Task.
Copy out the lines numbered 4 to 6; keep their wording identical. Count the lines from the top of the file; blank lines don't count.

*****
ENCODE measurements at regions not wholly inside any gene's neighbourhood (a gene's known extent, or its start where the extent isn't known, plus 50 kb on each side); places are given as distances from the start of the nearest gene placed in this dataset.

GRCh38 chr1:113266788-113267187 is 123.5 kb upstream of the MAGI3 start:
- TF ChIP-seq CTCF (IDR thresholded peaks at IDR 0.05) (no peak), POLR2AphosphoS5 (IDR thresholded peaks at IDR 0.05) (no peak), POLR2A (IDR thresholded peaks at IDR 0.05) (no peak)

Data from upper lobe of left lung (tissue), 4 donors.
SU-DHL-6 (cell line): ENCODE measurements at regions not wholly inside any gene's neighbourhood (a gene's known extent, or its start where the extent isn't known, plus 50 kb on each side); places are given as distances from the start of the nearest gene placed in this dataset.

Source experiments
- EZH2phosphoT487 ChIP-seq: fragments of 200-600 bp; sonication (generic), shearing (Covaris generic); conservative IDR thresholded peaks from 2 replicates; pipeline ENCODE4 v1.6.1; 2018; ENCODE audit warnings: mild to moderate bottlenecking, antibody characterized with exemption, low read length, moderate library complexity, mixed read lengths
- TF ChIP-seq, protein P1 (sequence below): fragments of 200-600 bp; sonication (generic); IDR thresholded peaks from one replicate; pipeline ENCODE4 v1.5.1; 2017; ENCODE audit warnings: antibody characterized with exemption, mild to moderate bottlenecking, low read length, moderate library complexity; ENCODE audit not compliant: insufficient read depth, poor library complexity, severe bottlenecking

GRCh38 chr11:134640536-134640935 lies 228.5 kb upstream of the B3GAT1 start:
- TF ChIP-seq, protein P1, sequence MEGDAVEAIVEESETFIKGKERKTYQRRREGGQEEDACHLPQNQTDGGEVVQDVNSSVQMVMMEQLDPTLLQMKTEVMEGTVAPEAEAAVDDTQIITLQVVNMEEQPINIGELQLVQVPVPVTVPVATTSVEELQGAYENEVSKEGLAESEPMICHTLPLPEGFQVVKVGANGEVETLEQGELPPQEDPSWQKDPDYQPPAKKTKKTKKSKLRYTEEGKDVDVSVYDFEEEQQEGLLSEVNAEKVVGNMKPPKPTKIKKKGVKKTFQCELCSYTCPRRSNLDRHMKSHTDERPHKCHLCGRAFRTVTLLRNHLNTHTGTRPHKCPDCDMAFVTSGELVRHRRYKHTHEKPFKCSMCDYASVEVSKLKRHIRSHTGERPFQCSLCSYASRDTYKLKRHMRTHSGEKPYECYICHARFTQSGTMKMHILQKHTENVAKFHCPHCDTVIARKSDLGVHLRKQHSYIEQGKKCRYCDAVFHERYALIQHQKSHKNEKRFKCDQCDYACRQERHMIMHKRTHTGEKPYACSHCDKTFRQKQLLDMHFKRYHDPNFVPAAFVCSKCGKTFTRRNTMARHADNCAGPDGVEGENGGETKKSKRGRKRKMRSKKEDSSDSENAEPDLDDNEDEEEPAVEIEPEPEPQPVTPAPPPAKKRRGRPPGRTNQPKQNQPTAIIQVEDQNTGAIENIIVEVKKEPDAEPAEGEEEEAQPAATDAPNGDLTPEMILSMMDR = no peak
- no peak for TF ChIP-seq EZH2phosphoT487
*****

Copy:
Data from upper lobe of left lung (tissue), 4 donors.
SU-DHL-6 (cell line): ENCODE measurements at regions not wholly inside any gene's neighbourhood (a gene's known extent, or its start where the extent isn't known, plus 50 kb on each side); places are given as distances from the start of the nearest gene placed in this dataset.

Source experiments